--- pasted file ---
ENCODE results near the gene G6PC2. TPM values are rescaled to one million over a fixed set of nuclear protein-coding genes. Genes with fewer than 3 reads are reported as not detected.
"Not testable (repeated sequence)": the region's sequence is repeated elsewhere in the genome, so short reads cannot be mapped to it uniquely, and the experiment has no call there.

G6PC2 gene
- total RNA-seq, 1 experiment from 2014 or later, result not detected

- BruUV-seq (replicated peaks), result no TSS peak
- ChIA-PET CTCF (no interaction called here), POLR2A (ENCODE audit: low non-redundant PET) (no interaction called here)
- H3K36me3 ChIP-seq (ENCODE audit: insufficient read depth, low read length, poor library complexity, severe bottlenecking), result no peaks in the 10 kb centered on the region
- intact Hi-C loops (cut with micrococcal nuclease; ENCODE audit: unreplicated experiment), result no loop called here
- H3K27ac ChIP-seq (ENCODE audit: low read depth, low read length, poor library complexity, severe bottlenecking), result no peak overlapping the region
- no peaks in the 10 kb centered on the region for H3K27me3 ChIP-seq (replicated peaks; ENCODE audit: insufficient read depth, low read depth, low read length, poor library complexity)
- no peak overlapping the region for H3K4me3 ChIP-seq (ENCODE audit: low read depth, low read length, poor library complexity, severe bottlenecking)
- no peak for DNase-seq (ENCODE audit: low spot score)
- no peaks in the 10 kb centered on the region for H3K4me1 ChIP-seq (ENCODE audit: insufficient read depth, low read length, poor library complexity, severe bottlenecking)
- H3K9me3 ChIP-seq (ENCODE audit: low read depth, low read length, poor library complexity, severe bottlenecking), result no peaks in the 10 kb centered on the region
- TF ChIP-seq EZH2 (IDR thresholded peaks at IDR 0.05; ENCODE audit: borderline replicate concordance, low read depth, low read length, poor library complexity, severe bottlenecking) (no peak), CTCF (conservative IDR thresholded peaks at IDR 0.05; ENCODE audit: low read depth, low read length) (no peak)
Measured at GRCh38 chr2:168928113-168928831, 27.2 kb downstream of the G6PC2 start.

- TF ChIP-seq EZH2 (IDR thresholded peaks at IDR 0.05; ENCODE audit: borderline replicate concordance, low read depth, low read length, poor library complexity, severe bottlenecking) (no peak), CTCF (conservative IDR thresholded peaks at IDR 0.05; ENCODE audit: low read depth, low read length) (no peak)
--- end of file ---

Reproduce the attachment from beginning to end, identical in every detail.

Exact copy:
ENCODE results near the gene G6PC2. TPM values are rescaled to one million over a fixed set of nuclear protein-coding genes. Genes with fewer than 3 reads are reported as not detected.
"Not testable (repeated sequence)": the region's sequence is repeated elsewhere in the genome, so short reads cannot be mapped to it uniquely, and the experiment has no call there.

G6PC2 gene
- total RNA-seq, 1 experiment from 2014 or later, result not detected

- BruUV-seq (replicated peaks), result no TSS peak
- ChIA-PET CTCF (no interaction called here), POLR2A (ENCODE audit: low non-redundant PET) (no interaction called here)
- H3K36me3 ChIP-seq (ENCODE audit: insufficient read depth, low read length, poor library complexity, severe bottlenecking), result no peaks in the 10 kb centered on the region
- intact Hi-C loops (cut with micrococcal nuclease; ENCODE audit: unreplicated experiment), result no loop called here
- H3K27ac ChIP-seq (ENCODE audit: low read depth, low read length, poor library complexity, severe bottlenecking), result no peak overlapping the region
- no peaks in the 10 kb centered on the region for H3K27me3 ChIP-seq (replicated peaks; ENCODE audit: insufficient read depth, low read depth, low read length, poor library complexity)
- no peak overlapping the region for H3K4me3 ChIP-seq (ENCODE audit: low read depth, low read length, poor library complexity, severe bottlenecking)
- no peak for DNase-seq (ENCODE audit: low spot score)
- no peaks in the 10 kb centered on the region for H3K4me1 ChIP-seq (ENCODE audit: insufficient read depth, low read length, poor library complexity, severe bottlenecking)
- H3K9me3 ChIP-seq (ENCODE audit: low read depth, low read length, poor library complexity, severe bottlenecking), result no peaks in the 10 kb centered on the region
- TF ChIP-seq EZH2 (IDR thresholded peaks at IDR 0.05; ENCODE audit: borderline replicate concordance, low read depth, low read length, poor library complexity, severe bottlenecking) (no peak), CTCF (conservative IDR thresholded peaks at IDR 0.05; ENCODE audit: low read depth, low read length) (no peak)
Measured at GRCh38 chr2:168928113-168928831, 27.2 kb downstream of the G6PC2 start.

- TF ChIP-seq EZH2 (IDR thresholded peaks at IDR 0.05; ENCODE audit: borderline replicate concordance, low read depth, low read length, poor library complexity, severe bottlenecking) (no peak), CTCF (conservative IDR thresholded peaks at IDR 0.05; ENCODE audit: low read depth, low read length) (no peak)